If I haven’t said it before, one of my all-time favorite blogs to follow is Kathy Temean’s Writing and Illustrating. She covers the world of writers with in-depth author, agent and publisher interviews. Her interviews with artists actually feature step-by-step examples of the book illustration process. If you write for children or teens, the blog is a must. If you write for adults, or design covers for books, you might be surprised how transferable the advice is!
In her post today, Kathy interviewed agent Alex Slater with Trident Media Group. Slater repeated the most important advice a writer can hear: in order to write a compelling story, you MUST create tension. Alex offered several ways to do that, including my favorite–
Allow characters to face consequences
Well-developed, fully human characters often choose badly. They take a knife to a gunfight, they pick keeping a secret over being honest, they go alone and without backup into danger, they gamble one serving of Death by Chocolate won’t really affect their diet. Stupid, right?
Perhaps your instinct as a writer is to avoid having your protagonist do stupid things. You want your main character to be a hero all the time, save the day and the damsel in distress, work miracles by day and still be sexy at night, kill vampires while never breaking a nail or mussing a hairdo, finish the quest with a a battalion of baddies flat on the ground and nary a scratch of their own. BORING.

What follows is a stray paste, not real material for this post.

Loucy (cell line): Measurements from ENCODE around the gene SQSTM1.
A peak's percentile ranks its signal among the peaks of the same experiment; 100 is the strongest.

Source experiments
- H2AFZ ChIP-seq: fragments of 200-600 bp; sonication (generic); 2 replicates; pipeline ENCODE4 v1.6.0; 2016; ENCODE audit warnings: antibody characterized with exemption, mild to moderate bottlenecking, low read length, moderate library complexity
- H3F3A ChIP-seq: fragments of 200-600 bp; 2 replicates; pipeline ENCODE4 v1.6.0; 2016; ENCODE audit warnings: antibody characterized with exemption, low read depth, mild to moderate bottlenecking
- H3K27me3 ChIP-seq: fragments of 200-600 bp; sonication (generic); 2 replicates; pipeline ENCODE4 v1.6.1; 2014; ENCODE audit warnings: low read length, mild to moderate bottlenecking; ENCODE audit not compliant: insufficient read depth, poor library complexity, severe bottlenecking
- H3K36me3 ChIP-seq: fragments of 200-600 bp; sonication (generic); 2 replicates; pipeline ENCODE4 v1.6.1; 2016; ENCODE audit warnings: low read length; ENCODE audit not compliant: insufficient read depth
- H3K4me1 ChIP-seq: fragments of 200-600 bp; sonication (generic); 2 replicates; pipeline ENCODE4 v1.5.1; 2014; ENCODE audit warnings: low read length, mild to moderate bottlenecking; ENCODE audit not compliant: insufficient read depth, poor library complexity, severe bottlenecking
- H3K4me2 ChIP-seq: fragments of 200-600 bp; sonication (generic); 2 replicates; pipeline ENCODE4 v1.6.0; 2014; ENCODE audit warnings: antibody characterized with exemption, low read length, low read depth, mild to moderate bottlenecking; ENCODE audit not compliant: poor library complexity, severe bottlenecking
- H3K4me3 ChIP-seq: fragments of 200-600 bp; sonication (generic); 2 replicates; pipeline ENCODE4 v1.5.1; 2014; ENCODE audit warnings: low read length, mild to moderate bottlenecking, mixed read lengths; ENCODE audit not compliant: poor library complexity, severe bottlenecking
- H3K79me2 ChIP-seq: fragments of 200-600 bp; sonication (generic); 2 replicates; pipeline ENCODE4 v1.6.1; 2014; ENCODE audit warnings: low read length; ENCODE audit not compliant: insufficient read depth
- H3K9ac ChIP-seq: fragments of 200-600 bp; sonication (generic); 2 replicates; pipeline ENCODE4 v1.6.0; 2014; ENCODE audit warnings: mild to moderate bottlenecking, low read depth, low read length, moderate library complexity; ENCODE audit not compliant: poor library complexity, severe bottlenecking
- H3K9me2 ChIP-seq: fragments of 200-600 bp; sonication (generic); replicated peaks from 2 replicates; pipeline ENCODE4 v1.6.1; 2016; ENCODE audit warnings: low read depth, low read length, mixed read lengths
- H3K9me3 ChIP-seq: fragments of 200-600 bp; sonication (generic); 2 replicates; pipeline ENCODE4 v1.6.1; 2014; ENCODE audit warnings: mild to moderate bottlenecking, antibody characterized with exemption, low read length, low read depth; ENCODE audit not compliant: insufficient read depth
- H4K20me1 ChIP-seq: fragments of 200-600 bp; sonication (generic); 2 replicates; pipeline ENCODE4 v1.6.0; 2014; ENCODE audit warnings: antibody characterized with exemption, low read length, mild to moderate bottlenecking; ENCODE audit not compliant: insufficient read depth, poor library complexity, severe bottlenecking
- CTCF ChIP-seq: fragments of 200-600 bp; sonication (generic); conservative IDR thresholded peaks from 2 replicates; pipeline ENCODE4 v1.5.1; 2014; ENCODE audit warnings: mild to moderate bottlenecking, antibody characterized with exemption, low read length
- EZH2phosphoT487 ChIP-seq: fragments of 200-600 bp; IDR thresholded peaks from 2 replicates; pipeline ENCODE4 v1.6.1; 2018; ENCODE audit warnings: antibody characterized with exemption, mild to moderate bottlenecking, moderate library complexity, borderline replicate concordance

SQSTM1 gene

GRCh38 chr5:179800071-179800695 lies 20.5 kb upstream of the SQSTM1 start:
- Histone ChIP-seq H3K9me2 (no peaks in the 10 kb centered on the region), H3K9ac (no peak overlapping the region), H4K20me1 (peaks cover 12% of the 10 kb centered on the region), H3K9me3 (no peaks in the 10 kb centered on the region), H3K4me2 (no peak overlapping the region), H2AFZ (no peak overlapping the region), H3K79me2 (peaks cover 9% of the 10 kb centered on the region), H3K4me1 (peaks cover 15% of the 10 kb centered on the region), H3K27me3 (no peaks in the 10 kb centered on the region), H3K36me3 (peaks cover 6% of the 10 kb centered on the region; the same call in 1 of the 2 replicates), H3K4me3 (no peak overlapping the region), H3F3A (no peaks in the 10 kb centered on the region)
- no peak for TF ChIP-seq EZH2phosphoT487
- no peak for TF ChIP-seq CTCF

Readers (any age, from toddler to adult) can’t relate to that kind of protagonist. In this, the fictional world must mirror the real world: mistakes happen because no one is perfect.
Such mistakes give us a clearer picture of our characters, their weaknesses and their often mistaken priorities. All good things. But mistakes are useful for another purpose.
Mistakes and consequences increase tension
The need to survive consequences while at the same time pursuing the story goal can ratchet up the level of tension by several orders of magnitude. That is, it will if you let your characters make the kind of mistakes that raise story stakes, imperil themselves and those they love, or make the story goal appear to be unreachable.
Recovering from a broken fingernail isn’t high stakes. Making a wrong turn isn’t high stakes either, unless it means your protagonist can’t make it to the antagonist’s lair in time to defuse the bomb and save humanity. And in this case, having the wrong turn suddenly be revealed as the right turn after all isn’t facing consequences. It’s cheating. Nobody likes a cheater.
If the mistake is big and the consequences even bigger, then as writers we have to be prepared to come up with hard solutions. Ask a good mystery writer how many times she’s backed her characters into a corner with bad choices and consequences, then had to pull every bit of creativity and ingenuity she’s got into making the story solution both believable and a twisty surprise. But then, that’s why she gets the big bucks.
Kathy Temean is a former Regional Advisor in New Jersey for the SCBWI (Society for Children’s Book Writers and Illustrators). She also runs hugely successful Temean Consulting, a Web Design and Marketing company for the creative individual or business.
Don’t forget to pick up your copy of Donna Maloy‘s five-star, award-winning middle grade fantasy, Celia and the Wolf, in ebook and print from most online booksellers. Fourteen-year-old shapeshifter Celia Ashleigh only thinks she’s invincible. When she acts on that belief, the consequences for her and her mission are horrible.